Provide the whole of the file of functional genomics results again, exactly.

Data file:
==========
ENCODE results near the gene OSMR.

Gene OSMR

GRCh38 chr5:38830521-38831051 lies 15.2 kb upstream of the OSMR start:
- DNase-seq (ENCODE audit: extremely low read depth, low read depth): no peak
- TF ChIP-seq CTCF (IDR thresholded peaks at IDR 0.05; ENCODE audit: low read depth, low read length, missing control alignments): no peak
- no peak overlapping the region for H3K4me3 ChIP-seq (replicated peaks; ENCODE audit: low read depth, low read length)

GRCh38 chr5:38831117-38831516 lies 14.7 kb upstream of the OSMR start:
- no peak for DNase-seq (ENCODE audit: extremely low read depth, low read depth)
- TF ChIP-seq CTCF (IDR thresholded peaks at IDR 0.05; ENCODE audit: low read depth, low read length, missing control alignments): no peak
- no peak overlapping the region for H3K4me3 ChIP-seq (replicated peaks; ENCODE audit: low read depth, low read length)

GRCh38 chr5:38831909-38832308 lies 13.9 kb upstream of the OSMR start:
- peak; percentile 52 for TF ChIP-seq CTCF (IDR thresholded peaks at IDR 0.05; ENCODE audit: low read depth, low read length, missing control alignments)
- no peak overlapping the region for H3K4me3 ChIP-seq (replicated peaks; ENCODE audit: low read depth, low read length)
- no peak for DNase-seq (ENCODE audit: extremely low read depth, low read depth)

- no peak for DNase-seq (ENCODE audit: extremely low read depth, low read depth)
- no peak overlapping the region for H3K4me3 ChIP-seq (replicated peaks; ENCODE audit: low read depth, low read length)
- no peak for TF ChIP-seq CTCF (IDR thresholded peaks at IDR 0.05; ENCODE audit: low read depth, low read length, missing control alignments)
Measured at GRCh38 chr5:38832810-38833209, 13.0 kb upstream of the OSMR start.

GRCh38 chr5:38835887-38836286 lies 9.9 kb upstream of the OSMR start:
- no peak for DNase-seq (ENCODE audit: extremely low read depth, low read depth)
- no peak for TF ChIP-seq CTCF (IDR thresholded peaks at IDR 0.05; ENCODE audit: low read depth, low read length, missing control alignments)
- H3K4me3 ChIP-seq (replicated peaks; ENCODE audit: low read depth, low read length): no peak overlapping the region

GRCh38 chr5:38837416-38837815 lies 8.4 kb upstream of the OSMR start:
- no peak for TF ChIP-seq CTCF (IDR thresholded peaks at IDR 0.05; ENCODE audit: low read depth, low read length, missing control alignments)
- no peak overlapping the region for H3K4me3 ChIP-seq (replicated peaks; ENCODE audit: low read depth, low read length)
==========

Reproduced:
ENCODE results near the gene OSMR.

Gene OSMR

GRCh38 chr5:38830521-38831051 lies 15.2 kb upstream of the OSMR start:
- DNase-seq (ENCODE audit: extremely low read depth, low read depth): no peak
- TF ChIP-seq CTCF (IDR thresholded peaks at IDR 0.05; ENCODE audit: low read depth, low read length, missing control alignments): no peak
- no peak overlapping the region for H3K4me3 ChIP-seq (replicated peaks; ENCODE audit: low read depth, low read length)

GRCh38 chr5:38831117-38831516 lies 14.7 kb upstream of the OSMR start:
- no peak for DNase-seq (ENCODE audit: extremely low read depth, low read depth)
- TF ChIP-seq CTCF (IDR thresholded peaks at IDR 0.05; ENCODE audit: low read depth, low read length, missing control alignments): no peak
- no peak overlapping the region for H3K4me3 ChIP-seq (replicated peaks; ENCODE audit: low read depth, low read length)

GRCh38 chr5:38831909-38832308 lies 13.9 kb upstream of the OSMR start:
- peak; percentile 52 for TF ChIP-seq CTCF (IDR thresholded peaks at IDR 0.05; ENCODE audit: low read depth, low read length, missing control alignments)
- no peak overlapping the region for H3K4me3 ChIP-seq (replicated peaks; ENCODE audit: low read depth, low read length)
- no peak for DNase-seq (ENCODE audit: extremely low read depth, low read depth)

- no peak for DNase-seq (ENCODE audit: extremely low read depth, low read depth)
- no peak overlapping the region for H3K4me3 ChIP-seq (replicated peaks; ENCODE audit: low read depth, low read length)
- no peak for TF ChIP-seq CTCF (IDR thresholded peaks at IDR 0.05; ENCODE audit: low read depth, low read length, missing control alignments)
Measured at GRCh38 chr5:38832810-38833209, 13.0 kb upstream of the OSMR start.

GRCh38 chr5:38835887-38836286 lies 9.9 kb upstream of the OSMR start:
- no peak for DNase-seq (ENCODE audit: extremely low read depth, low read depth)
- no peak for TF ChIP-seq CTCF (IDR thresholded peaks at IDR 0.05; ENCODE audit: low read depth, low read length, missing control alignments)
- H3K4me3 ChIP-seq (replicated peaks; ENCODE audit: low read depth, low read length): no peak overlapping the region

GRCh38 chr5:38837416-38837815 lies 8.4 kb upstream of the OSMR start:
- no peak for TF ChIP-seq CTCF (IDR thresholded peaks at IDR 0.05; ENCODE audit: low read depth, low read length, missing control alignments)
- no peak overlapping the region for H3K4me3 ChIP-seq (replicated peaks; ENCODE audit: low read depth, low read length)